Friday, April 6, 2012

What Size the Navy? What War?

What is the right size for the Navy. What War are they planning for? I was at the Naval War College a few years back, 2009 I believe, and the CNO was proudly discussing the humanitarian role of the Navy, it most important missions. This was not Mahan, in fact it was almost an anti-Mahan. Now Mahan is a somewhat distant relative from Mohill, County Lietrim, Ireland, seem to be a fifth cousin, but perhaps the same Irish blood flows through the veins, and I too was a bit surprised. I thought the role of the Navy was to protect US interests abroad. But we do have a different administration.

Thus I was interested to read the update of the political battle over the new direction of the Navy's fleet, deploying coastal area vessels, Littorals, in the NY Times.

One of the two $700 million ships completed so far has had a major leak and crack in its hull, while the other is at sea, testing equipment that is failing to distinguish underwater mines from glints of light on the waves. More ominously, a report late last year by the Pentagon’s top weapons tester said the ship “is not expected to be survivable in a hostile combat environment.”...Able to operate on the high seas and along shallow coastlines (the “littorals”), the fast, maneuverable ship is central to President Obama’s strategy of projecting American power in the Pacific and the Persian Gulf. It adds a relatively small and technologically advanced ship — part of what former Defense Secretary Donald H. Rumsfeld envisioned as a lean, proficient military — to America’s traditional blue-water Navy of aircraft carriers and destroyers.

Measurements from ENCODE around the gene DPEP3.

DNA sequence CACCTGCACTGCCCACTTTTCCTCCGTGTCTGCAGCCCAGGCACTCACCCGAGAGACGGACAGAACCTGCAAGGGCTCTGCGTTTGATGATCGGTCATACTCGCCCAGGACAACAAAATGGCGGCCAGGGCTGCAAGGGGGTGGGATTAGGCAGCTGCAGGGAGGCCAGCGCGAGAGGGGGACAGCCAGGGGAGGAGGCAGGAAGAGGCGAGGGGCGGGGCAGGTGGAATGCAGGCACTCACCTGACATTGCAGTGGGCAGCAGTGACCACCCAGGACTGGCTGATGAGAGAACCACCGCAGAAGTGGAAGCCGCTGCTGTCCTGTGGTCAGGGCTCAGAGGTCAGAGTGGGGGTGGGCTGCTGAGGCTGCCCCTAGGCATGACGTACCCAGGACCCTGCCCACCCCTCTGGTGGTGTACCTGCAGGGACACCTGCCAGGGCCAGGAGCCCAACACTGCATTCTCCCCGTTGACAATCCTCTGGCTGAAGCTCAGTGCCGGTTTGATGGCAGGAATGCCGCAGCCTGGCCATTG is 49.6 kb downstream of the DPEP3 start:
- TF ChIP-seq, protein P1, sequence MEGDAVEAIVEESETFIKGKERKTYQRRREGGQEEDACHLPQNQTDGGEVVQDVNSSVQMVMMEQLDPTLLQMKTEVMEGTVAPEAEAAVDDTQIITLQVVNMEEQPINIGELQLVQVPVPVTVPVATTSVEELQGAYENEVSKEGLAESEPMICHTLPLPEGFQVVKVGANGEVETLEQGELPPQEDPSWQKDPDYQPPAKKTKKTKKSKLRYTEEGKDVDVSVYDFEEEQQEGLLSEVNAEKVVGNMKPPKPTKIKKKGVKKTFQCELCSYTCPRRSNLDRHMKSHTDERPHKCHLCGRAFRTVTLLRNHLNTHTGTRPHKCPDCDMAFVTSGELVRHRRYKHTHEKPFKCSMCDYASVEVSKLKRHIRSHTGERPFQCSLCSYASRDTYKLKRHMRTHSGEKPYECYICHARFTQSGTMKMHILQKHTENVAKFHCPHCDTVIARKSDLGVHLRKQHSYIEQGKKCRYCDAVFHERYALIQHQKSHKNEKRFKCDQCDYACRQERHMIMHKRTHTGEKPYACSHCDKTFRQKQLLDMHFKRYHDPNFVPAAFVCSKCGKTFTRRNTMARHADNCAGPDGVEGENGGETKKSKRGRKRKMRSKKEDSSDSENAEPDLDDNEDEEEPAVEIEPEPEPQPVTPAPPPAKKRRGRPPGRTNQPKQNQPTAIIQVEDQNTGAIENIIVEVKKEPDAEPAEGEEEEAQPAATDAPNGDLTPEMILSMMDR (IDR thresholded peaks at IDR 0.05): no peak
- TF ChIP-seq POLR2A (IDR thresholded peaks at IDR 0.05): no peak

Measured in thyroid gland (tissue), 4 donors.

Now the issue is one of sea warfare tactics. I wrote a paper on an analysis of swarming tactics, using WW II Destroyer efforts in the Battle of Leyte, and noted that the use of low cost smaller ships, in this case WW II Destroyers, allowed for a successful attack against a superior fleet. The key however was tactics and integrated communications as I demonstrated in the analysis of the specific battle in my book on WW II Destroyers. The NY Times continues:

“If you use smart tactics, techniques and procedures, we believe the ship is survivable,” Mr. Work said, making an argument that Mr. Hunter, the congressman, finds specious. If seven Iranian attack boats should come at the new ship, Mr. Hunter said, “it backs away, it can’t take any major hits.” In short, he said, “it’s not going to stand there and trade punches with anybody.”But perhaps its appearance could frighten potential enemies. As Joseph J. Rella, the president of Austal USA, said in a recent interview: “If I was a pirate in a little boat, I’d be scared to death.” 

 One should look at history here. $700 million is a lot to spend but the War possibilities are even greater. An integrated command, control, communications and intelligence backbone is critical as I had observed during WW II. In fact it can be argued that in WW II we were victorious due to that C3I backbone. We lost hundreds of destroyers, the past counterpart of the Littorals. That observation that numbers count is critical. The absurd, in my opinion, remark that the appearance will scare away an adversary is at face value ridiculous. It is also dangerous. Just look at the past, all of the past!

Thus the issue is what is the true mission of the Navy, what threats do we have, how far will we go to defend our interests? We need that discussion. Do we fear Iran more than China? What of Russia? What of the small terrorist group who could deliver a low yield nuke to a few locations, and we have but a few ships, then we may very well lose C3I. That is a real threat.